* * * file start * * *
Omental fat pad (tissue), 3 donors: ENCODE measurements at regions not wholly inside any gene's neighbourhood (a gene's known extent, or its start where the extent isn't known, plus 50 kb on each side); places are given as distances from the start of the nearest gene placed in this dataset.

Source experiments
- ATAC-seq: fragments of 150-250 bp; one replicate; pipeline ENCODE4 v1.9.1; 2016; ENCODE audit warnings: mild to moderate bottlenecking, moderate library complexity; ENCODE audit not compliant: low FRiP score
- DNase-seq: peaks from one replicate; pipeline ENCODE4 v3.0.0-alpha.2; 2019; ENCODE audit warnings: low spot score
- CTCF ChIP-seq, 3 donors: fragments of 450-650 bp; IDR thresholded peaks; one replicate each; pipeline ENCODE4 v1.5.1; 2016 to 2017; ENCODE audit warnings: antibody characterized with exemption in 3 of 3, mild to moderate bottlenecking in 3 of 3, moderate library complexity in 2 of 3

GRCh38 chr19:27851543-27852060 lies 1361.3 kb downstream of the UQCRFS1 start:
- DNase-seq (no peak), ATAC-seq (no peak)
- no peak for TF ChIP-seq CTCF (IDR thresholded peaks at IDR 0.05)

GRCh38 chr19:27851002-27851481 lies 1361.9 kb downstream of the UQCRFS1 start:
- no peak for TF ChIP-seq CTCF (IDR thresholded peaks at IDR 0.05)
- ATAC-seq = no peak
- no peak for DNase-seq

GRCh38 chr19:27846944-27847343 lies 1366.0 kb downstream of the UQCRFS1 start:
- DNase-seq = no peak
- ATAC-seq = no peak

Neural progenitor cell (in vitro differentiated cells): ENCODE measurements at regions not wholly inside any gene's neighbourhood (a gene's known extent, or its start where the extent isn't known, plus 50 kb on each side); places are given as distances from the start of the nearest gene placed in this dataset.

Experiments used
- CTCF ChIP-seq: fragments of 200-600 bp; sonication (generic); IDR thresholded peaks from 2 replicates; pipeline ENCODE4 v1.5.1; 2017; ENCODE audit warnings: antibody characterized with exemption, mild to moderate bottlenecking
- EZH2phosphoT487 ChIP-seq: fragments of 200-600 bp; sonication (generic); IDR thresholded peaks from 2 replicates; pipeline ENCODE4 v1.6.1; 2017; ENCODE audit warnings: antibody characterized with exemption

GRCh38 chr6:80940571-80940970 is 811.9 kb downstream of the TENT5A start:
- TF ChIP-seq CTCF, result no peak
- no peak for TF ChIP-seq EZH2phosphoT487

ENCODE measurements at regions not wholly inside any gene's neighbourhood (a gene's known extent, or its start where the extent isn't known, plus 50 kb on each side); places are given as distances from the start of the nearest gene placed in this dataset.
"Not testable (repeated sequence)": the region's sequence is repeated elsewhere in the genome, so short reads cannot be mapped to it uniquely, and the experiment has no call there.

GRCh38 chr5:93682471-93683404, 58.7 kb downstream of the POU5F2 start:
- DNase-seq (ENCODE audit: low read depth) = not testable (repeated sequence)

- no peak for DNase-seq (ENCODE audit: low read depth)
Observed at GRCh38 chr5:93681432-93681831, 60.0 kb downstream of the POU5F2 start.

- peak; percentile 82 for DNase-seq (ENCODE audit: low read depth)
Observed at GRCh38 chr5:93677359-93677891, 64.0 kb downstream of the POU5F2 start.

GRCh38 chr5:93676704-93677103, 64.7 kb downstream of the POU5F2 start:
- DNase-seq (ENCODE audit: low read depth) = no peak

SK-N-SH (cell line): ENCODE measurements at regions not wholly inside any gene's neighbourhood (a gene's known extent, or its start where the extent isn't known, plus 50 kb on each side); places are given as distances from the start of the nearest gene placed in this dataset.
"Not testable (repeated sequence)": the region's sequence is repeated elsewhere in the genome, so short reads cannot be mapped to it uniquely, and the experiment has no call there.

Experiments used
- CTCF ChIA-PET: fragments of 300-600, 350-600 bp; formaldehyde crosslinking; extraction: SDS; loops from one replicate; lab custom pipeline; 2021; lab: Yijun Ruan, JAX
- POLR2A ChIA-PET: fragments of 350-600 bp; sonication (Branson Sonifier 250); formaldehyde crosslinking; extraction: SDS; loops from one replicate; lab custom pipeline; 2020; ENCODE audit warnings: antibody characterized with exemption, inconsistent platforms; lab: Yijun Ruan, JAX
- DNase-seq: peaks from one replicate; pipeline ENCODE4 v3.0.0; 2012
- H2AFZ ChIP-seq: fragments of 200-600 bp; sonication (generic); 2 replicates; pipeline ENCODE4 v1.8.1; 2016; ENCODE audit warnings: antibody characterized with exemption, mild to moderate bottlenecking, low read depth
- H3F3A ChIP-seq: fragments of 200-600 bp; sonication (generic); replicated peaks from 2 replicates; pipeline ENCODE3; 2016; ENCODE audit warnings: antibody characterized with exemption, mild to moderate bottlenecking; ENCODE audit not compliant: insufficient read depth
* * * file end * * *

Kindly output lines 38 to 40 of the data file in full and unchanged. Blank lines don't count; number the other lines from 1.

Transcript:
- DNase-seq: peaks from one replicate; pipeline ENCODE4 v3.0.0; 2012
- H2AFZ ChIP-seq: fragments of 200-600 bp; sonication (generic); 2 replicates; pipeline ENCODE4 v1.8.1; 2016; ENCODE audit warnings: antibody characterized with exemption, mild to moderate bottlenecking, low read depth
- H3F3A ChIP-seq: fragments of 200-600 bp; sonication (generic); replicated peaks from 2 replicates; pipeline ENCODE3; 2016; ENCODE audit warnings: antibody characterized with exemption, mild to moderate bottlenecking; ENCODE audit not compliant: insufficient read depth